ABBA – The Movie is a bouncy, exuberant pop concert souvenir of ABBA’s autumn 1977 Australian tour and, to date, the only Australian-Swedish co-production. The film is a snapshot of Australia at the time and a record of the Australian public’s extraordinary ABBA-related frenzy.Robert Caswell’s thin plot - a disinterested DJ is told to pursue ABBA for an interview - precludes a concert-only film or much acting from the band members. The film may be an advertisement for ABBA’s music and latest album, but there’s also an entertaining streak of self-deprecation and parody running through it, as if the filmmakers couldn’t quite believe the adulation the band was receiving.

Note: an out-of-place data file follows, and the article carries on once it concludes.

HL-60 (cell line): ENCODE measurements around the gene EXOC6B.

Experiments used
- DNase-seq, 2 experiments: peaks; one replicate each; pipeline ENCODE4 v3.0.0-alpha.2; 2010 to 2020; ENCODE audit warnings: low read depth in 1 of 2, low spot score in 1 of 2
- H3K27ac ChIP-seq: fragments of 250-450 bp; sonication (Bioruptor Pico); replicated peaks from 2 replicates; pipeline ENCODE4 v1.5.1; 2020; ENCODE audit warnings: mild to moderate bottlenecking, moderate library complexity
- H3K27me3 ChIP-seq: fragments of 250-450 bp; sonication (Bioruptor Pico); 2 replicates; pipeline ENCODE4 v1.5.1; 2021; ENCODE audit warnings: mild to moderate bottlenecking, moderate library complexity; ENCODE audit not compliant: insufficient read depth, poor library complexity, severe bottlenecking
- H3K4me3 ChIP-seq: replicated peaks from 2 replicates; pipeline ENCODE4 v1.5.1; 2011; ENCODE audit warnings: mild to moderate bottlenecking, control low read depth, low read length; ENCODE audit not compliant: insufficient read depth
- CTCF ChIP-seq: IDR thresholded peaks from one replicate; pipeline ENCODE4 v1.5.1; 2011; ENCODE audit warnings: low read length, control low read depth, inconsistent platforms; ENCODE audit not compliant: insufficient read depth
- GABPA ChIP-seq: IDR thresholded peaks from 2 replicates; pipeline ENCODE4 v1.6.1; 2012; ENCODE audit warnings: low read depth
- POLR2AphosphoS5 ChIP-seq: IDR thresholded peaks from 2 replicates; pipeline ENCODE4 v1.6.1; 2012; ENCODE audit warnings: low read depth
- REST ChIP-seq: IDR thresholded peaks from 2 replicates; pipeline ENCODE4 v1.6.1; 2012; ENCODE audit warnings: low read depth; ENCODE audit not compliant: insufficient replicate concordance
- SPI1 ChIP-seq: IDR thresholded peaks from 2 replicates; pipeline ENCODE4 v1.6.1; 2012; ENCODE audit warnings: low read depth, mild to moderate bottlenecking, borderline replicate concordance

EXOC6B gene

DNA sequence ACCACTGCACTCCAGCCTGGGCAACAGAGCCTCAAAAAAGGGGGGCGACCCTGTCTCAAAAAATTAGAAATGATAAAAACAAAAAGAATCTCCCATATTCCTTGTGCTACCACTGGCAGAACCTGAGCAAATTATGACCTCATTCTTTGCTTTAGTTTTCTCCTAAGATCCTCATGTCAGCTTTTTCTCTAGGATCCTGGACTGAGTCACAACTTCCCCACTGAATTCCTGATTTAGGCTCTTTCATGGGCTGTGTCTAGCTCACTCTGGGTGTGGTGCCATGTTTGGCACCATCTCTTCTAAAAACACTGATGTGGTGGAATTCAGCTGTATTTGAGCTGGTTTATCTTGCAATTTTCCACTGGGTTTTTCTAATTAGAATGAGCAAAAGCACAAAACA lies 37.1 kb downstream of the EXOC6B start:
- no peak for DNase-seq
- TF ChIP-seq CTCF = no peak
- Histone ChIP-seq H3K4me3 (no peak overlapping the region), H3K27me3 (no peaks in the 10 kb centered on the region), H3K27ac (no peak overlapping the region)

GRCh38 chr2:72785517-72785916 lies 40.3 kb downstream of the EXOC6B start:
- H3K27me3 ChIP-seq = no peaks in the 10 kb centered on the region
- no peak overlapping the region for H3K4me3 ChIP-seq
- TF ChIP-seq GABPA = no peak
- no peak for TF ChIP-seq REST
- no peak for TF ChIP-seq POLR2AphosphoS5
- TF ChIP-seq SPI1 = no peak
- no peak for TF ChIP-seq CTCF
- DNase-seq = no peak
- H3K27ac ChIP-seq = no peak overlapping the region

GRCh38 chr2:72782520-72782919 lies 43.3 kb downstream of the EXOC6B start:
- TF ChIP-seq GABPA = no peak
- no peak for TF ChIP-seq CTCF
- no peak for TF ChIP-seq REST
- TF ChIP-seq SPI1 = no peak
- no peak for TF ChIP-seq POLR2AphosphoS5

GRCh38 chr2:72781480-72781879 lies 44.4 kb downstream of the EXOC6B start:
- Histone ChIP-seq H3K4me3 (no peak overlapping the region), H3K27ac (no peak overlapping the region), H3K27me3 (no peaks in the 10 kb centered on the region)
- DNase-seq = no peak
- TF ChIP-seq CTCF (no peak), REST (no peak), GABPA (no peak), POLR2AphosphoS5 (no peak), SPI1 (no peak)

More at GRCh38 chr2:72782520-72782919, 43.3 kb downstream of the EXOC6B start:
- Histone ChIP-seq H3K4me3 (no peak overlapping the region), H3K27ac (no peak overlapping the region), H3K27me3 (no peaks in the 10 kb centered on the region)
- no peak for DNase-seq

The haphazard filming by a mixed Swedish-Australian crew meant the film had to be patched up in Sweden afterwards and mostly came together during the editing stage. But the ambitious decision to film in Panavision was worth it, and the concert scenes (with vocal and instrumental overdubs in the studios later) are sensational. The key Australian cast of Robert Hughes, Tom Oliver and Bruce Barry are fine, considering the chaotic nature of filming.Prior to this, Hallström had directed Swedish television and one feature, as well as ABBA’s video clips. He shows considerable directorial flair. The tight editing (of Lasse Hallström, Malou Hallström and Ulf Neidemar), and vibrant music and cinematography (of Jack Churchill and Australian Paul Onorato) make ABBA The Movie an altogether successful and sadly underrated rock movie.